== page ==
By John E. Carey
Peace and Freedom
First Published July 29, 2007
Updated August 6, 2007
In China, the people have no right of assembly or to free speech. The media is severely limited and the central government would prefer that the only voice of the media in China came from the state agency: Xinhua.
The government of Beijing is increasingly worried about and sensitive to assemblies of groups and potential for disorder.
No To AIDS Conference
China just today cancelled an HIV/AIDS conference and seminar.
“Authorities informed us that the combination of AIDS, law and foreigners was too sensitive,” Sara Davis, on the organizers of the conference told Reuters.
The nations invited, and presumably these were the nations China objected to, were: South Africa, India, the United States, Canada and Thailand.
Catholic Priests Detained
In another case of China’s paranoia, several Catholic priests were detained this weekend. Their crime? China’s 12 million Catholics share the same basic religious beliefs but are politically divided between “above-ground” churches approved by the ruling Communist Party and “underground” churches that reject government ties. The priests detained are said to be from the “underground church.”
A picture begins to emerge of a communist Chinese government that does not permit gatherings of just a handful of people unless the government has approved both the topic of discussion and the participants.
Since the 1989 Tiananmen Square crackdown, China has been at least extremely sensitive and some might say paranoid about groups, assembly and free speech.
Any hint of not following Beijing to the letter is termed “social instability.”
Illegal Government Land Grabbing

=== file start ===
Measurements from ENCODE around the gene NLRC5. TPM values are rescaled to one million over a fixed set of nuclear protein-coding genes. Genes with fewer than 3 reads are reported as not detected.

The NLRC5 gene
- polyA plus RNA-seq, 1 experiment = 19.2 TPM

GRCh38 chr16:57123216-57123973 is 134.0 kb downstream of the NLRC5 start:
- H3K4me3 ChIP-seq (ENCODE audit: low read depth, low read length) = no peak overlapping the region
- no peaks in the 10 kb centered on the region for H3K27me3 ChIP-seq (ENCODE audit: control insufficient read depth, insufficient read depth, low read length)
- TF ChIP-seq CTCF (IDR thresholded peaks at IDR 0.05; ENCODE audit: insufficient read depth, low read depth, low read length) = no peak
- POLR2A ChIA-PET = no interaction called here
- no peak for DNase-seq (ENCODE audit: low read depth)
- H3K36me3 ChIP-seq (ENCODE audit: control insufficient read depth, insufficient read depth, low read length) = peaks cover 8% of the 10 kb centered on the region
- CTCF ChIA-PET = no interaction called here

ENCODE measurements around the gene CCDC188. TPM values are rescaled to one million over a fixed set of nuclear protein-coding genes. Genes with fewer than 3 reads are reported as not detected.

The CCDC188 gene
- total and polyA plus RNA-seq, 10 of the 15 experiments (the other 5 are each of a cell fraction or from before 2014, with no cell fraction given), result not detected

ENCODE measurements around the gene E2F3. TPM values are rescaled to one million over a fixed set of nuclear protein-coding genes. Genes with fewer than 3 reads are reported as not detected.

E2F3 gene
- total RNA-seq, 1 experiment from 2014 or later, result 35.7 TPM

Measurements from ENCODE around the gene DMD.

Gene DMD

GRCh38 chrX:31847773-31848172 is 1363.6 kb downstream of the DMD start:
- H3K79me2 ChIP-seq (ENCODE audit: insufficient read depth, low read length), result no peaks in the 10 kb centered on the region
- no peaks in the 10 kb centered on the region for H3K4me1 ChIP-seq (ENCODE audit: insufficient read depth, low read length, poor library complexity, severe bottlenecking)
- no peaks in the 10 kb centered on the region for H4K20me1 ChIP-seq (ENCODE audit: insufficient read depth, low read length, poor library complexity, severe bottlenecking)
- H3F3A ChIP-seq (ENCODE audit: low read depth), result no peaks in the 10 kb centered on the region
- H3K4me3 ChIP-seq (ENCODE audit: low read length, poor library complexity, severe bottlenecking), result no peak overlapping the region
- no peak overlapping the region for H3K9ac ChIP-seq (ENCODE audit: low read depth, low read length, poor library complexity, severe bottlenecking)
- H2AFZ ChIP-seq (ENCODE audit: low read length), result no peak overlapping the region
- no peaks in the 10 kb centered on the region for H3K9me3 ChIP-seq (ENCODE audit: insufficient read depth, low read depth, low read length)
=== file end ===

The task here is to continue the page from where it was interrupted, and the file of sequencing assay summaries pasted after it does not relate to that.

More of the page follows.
Government “appropriation” (or rather, misappropriation) of peasant farms and other lands is the largest root source of assemblies, riots, other forms of civil unrest and “social instability.”
“This is the foremost issue in rural areas and probably the most contentious issue leading to social unrest in China today,” Nicholas Bequelin, a Hong Kong-based China researcher with Human Rights Watch said.
The issue of the illegal seizure of land by thge government is also the single most important reason for protests in Vietnam.
There were 130,000 cases of illegal land grabs last year in China, an increase of 17.3 percent from 2005, the land ministry said in March.
Mr. Bequelin said these 130,000 are just the reported cases. He believes there may be 100,000 other cases or more. He noted past official estimates that 50-60 percent of all land deals in China were illegal, rising to 90 percent in many places.
“The crux of the issue is that governments at all levels plunder the land resources, the commoners see little if any of the money and violators get off scot-free,” said Hou Guoyan, a retired professor from the China University of Political Science and Law.
Beijing has also issued a series of regulations aimed at increasing scrutiny, but experts say the central government does not have enough power to enforce the law in the provinces.
“The (central) government is at a loss to solve the problem,” Hou said.
This is the “social instability” Beijing fears.
Enforcing ‘State Policy’
The central government is also having a great deal of trouble enforcing many other of its own communist state policies.
Earlier this year, in Bobai county in the region of Guangxi, thousands of villagers rioted, burning cars and clashing with police, after being fined for breaching the one-child policy.
China allows couples to only bring into the world one child. Villagers in Bobai were violating this rule. When police cracked down to enforce the law, violence erupted.
Central Beijing was caught off guard and proved itself completely incapable of an appropriate response.
Then, on August 5, 2007, China’s official Xinhua News Agency reported the nation’s top family planning agency has cracked down on crude and insensitive slogans used by rural authorities to enforce the country’s strict population limits.